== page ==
On cascading small decision trees

  1. Minguillón, Julià
Supervised by:
  1. Jaume Pujol Capdevila Director

Defence university: Universitat Autònoma de Barcelona

Fecha de defensa: 09 December 2002

  1. Josep Rifà Coma Chair
  2. Jordi Herrera Joancomartí Secretary
  3. Gábor Lugosi Committee member
  4. Manuel Graña Romay Committee member
  5. Francisco Javier Torrealdea Folgado Committee member

Type: Thesis

Teseo: 90457 DIALNET lock_openTDX editor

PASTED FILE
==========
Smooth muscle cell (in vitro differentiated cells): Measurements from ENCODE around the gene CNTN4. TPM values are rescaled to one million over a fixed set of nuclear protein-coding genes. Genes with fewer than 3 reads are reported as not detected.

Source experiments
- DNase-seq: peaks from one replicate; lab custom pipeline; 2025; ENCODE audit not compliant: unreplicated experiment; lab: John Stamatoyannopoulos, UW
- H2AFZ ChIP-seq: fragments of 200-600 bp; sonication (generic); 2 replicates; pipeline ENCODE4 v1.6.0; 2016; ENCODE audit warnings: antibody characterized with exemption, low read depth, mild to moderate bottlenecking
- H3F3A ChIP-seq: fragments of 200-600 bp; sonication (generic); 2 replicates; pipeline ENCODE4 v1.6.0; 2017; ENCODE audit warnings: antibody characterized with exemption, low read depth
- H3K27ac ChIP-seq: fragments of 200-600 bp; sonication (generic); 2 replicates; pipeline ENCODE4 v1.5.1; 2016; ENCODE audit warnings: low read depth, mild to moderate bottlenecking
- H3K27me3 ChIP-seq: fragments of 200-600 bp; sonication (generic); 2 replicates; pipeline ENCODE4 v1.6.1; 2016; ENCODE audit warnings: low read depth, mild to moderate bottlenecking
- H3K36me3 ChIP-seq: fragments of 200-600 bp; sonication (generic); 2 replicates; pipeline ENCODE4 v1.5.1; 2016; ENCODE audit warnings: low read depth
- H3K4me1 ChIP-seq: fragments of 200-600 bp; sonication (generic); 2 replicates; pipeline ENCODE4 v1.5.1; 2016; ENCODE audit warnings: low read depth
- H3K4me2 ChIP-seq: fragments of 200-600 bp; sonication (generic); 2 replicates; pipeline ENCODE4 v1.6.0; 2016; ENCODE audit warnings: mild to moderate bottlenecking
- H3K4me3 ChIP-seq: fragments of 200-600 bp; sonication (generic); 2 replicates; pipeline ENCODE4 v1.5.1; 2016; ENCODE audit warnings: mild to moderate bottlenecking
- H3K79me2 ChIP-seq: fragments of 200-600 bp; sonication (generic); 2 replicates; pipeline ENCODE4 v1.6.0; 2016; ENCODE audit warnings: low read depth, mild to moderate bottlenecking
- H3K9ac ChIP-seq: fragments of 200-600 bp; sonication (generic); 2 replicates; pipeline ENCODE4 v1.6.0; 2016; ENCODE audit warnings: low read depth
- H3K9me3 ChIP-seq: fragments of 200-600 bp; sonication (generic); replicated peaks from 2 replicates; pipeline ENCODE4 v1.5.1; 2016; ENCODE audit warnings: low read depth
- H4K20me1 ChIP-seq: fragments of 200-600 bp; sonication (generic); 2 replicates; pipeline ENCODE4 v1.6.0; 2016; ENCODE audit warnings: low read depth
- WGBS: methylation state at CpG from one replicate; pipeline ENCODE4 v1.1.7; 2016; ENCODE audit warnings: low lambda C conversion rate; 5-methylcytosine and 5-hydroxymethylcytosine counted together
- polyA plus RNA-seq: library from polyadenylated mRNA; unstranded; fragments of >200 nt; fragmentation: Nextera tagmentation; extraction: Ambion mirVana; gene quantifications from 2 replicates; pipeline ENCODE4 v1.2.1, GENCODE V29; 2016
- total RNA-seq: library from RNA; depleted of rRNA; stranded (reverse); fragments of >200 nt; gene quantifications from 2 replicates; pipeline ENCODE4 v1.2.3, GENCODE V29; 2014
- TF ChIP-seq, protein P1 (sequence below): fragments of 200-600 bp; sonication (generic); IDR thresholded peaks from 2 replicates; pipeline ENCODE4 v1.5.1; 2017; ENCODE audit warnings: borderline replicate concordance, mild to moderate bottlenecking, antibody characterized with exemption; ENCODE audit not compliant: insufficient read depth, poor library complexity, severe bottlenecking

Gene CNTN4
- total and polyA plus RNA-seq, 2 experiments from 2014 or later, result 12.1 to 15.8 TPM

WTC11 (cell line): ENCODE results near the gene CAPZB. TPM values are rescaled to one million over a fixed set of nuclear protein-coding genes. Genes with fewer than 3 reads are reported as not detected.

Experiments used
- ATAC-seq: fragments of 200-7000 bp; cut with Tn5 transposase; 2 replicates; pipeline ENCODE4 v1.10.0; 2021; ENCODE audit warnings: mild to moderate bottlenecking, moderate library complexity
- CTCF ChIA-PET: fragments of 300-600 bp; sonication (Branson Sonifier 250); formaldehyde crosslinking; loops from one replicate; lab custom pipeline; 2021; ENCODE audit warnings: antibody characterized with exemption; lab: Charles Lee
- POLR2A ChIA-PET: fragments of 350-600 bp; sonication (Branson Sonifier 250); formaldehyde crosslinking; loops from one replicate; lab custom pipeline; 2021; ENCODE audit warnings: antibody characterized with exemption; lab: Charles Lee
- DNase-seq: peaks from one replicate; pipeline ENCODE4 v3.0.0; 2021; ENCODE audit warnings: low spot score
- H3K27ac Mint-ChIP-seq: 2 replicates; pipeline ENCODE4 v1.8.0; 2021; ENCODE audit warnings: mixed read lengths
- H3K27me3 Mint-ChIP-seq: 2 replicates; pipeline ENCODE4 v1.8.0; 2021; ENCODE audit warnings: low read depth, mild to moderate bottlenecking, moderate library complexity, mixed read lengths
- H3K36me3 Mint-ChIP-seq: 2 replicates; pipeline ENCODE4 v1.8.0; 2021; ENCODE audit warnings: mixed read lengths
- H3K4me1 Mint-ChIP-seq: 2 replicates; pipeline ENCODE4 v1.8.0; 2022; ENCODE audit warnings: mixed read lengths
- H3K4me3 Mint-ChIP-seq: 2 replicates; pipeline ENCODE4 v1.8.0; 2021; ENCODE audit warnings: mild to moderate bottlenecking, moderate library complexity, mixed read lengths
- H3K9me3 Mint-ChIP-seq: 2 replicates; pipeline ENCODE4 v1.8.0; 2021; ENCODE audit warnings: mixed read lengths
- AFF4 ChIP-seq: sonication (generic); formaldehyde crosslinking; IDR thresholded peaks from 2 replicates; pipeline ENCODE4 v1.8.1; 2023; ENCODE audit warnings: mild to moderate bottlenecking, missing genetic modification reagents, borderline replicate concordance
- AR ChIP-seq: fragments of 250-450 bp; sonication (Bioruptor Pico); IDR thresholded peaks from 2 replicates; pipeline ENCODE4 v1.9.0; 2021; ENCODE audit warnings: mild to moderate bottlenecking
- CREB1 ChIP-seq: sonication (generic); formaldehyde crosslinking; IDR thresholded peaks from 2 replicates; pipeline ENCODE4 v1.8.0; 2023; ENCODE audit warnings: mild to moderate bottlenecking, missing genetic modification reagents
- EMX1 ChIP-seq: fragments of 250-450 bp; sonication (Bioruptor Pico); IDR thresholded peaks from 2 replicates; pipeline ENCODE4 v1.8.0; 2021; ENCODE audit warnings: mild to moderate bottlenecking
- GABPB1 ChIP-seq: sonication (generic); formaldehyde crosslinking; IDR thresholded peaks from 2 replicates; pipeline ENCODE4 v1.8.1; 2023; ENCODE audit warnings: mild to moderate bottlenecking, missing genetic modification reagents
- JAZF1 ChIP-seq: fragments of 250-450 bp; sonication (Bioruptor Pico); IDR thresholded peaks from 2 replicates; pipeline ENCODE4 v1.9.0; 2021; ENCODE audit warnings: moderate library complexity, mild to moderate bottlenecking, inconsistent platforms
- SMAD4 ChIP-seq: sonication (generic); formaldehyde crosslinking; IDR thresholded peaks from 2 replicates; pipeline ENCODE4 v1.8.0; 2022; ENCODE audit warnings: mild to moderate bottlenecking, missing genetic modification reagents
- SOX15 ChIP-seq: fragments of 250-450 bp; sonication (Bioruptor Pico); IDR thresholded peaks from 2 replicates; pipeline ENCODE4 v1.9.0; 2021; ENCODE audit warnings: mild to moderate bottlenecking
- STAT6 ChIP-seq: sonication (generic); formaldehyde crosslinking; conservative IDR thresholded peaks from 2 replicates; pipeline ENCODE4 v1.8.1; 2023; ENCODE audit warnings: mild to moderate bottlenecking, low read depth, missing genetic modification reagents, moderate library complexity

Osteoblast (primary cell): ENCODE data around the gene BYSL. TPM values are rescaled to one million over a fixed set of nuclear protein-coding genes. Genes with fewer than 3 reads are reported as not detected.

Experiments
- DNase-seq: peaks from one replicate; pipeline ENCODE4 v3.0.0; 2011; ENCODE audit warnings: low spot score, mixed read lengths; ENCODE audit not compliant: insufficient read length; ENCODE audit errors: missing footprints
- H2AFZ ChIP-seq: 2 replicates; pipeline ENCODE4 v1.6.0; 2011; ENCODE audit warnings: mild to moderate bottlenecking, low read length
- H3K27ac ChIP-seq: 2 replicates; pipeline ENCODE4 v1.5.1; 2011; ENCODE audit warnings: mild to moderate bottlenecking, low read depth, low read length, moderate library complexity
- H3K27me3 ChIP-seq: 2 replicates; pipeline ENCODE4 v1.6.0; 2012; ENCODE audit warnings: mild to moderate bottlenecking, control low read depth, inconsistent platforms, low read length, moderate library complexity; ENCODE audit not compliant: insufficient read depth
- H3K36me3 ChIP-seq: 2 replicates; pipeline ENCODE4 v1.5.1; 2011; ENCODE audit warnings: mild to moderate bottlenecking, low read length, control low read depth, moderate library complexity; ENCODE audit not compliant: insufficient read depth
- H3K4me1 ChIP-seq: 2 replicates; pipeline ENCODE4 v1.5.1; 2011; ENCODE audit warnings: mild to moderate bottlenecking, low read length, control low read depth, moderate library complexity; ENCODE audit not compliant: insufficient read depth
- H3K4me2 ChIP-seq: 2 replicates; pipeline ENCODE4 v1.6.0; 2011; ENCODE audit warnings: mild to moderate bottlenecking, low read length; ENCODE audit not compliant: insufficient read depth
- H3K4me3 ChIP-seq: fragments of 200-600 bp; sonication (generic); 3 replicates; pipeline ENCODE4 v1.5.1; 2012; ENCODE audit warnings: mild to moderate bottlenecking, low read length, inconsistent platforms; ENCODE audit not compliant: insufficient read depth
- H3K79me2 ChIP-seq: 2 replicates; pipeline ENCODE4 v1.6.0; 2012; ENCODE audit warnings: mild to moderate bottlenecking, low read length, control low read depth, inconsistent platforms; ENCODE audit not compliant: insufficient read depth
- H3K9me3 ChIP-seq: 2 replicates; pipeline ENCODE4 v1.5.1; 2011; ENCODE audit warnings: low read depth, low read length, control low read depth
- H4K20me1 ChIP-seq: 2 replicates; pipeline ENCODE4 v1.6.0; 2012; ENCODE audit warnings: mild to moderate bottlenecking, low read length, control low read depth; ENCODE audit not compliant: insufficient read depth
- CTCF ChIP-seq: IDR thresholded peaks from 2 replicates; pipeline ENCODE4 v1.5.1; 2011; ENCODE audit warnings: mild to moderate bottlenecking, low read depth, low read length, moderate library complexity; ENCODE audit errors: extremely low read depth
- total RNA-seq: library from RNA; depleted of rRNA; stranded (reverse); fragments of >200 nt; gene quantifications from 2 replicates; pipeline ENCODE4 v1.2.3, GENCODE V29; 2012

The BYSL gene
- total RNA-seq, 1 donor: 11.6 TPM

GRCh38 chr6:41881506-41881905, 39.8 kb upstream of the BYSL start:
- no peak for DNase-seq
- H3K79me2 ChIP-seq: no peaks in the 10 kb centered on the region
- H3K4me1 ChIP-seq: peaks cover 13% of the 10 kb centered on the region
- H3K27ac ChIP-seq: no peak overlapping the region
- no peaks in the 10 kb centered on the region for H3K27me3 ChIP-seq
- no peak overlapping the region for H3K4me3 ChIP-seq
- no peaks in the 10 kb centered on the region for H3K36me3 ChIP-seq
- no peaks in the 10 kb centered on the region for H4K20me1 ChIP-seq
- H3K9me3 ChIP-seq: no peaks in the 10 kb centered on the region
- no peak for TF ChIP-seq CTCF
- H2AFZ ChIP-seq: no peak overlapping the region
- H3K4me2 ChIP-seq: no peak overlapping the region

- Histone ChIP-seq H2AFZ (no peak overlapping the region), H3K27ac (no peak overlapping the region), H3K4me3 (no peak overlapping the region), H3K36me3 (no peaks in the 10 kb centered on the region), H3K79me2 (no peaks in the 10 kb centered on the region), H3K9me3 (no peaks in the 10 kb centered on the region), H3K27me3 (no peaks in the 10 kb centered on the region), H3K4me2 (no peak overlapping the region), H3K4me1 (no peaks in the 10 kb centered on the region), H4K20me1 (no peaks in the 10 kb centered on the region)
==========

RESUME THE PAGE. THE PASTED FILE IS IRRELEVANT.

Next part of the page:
This thesis is about using small decision trees for classification and data mining. The intuitive idea behind this thesis is that a sequence of small decision trees may perform better than a large decision tree, reducing both training and exploitation costs. Our first goal was to develop a system capable to recognize several kinds of elements present in a document such as background, text, horizontal and vertical lines, line drawings and images. Then, each element would be treated accordingly to its characteristics. For example, background regions would be removed and not processed at all, while the other regions would be compressed using an appropriate algorithm, the lossy JPEG standard operation mode for images and a lossless method for the rest, for instance. Our first experiments using decision trees showed that the decision trees we built were too large and they suffered from overfitting. Then, we tried to take advantage of spatial redundancy present in images, using a multi-resolution approach: if a large block cannot be correctly classified, split it in four subblocks and repeat the process recursively for each subblock, using all previous computed knowledge about such block. Blocks that could not be processed at a given block size were labeled as mixed, so the word progressive came up: a first low resolution version of the classified image is obtained with the first classifier, and it is refined by the second one, the third one, etc, until a final version is obtained with the last classifier in the ensemble. Furthermore, the use of the progressive scheme yield to the use of smaller decision trees, as we no longer need a complex classifier. Instead of building a large and complex classifier for classifying the whole input training set, we only try to solve the easiest part of the classification problem, delaying the rest for a second classifier, and so. The basic idea in this thesis is, therefore, a trade-off between cost and accuracy under a confidence constraint. A first classification is performed at a low cost; if an element is classified with a high confidence, it is accepted, and if not, it is rejected and a second classification is performed, and so. It is, basically, a variation of the cascading paradigm, where a first classifier is used to compute additional information from each input sample, information that will be used to improve classification accuracy by a second classifier, and so on. What we present in this thesis, basically, is an extension of the cascading paradigm and an exhaustive empirical evaluation of the parameters involved in the creation of progressive decision trees. Some basic theoretical issues related to progressive decision trees such as system complexity, for example, are also addressed.